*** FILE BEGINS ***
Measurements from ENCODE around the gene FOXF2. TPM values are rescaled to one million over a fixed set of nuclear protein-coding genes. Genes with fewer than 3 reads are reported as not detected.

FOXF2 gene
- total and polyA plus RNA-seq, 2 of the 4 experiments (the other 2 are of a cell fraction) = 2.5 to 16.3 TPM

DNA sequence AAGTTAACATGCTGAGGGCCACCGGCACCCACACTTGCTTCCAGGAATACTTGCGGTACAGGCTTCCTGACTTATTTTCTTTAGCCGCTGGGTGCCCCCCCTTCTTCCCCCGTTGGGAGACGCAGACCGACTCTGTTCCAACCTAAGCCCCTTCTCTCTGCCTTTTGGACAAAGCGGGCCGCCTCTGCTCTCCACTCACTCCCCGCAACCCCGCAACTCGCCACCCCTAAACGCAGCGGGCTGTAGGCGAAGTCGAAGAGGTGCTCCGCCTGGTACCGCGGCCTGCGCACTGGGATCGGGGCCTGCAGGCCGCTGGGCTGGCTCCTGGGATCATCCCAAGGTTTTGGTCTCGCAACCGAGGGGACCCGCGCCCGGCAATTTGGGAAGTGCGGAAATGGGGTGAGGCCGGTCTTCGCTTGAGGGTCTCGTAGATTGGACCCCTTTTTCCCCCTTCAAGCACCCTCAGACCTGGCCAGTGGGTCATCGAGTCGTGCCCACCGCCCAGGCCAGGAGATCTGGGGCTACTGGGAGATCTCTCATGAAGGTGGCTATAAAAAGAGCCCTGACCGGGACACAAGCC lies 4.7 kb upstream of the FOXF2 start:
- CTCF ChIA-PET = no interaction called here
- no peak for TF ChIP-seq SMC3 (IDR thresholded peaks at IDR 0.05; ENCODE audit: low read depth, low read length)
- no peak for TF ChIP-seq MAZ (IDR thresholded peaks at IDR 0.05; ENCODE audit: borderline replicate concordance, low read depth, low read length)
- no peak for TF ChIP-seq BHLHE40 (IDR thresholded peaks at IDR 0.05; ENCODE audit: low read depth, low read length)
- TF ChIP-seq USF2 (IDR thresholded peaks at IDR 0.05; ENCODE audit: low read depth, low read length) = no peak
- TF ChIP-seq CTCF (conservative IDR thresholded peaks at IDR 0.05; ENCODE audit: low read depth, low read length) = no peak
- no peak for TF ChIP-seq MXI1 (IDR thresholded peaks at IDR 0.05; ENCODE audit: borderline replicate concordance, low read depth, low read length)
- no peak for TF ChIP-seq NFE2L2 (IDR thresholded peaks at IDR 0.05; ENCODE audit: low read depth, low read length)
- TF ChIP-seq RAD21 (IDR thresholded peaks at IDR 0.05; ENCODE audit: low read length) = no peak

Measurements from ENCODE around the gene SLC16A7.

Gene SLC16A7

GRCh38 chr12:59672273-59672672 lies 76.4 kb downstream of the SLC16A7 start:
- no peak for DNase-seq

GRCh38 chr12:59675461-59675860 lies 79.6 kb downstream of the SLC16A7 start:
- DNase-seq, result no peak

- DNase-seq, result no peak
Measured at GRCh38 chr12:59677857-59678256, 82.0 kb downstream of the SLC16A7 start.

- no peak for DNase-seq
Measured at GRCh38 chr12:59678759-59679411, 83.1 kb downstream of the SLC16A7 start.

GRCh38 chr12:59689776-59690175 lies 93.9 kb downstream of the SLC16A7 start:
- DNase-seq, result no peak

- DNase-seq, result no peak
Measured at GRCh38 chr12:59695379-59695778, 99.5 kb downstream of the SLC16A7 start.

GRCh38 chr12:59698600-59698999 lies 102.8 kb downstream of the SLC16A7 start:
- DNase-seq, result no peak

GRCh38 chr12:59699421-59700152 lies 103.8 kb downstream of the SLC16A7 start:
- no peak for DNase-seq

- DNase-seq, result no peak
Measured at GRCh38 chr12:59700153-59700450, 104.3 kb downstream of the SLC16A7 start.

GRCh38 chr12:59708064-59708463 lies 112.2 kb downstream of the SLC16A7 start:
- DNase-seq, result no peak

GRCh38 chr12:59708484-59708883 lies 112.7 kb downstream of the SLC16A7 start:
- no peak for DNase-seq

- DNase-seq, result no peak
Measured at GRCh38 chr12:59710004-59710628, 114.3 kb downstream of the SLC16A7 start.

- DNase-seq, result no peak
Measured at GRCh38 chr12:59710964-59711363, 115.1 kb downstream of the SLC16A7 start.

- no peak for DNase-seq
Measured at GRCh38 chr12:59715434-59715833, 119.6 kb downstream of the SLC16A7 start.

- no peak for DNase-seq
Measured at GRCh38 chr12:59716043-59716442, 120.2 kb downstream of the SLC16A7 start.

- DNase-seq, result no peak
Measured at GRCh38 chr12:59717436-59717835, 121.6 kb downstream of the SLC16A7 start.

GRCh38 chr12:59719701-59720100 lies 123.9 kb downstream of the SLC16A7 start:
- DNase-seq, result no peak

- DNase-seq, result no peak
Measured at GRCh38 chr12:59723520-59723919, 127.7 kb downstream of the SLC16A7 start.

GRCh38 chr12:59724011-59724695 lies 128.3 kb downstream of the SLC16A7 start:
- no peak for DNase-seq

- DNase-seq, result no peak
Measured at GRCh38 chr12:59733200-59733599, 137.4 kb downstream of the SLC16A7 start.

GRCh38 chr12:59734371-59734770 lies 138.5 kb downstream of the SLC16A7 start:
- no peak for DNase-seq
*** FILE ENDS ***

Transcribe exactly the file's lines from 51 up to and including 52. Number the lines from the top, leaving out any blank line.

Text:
Measured at GRCh38 chr12:59723520-59723919, 127.7 kb downstream of the SLC16A7 start.

GRCh38 chr12:59724011-59724695 lies 128.3 kb downstream of the SLC16A7 start: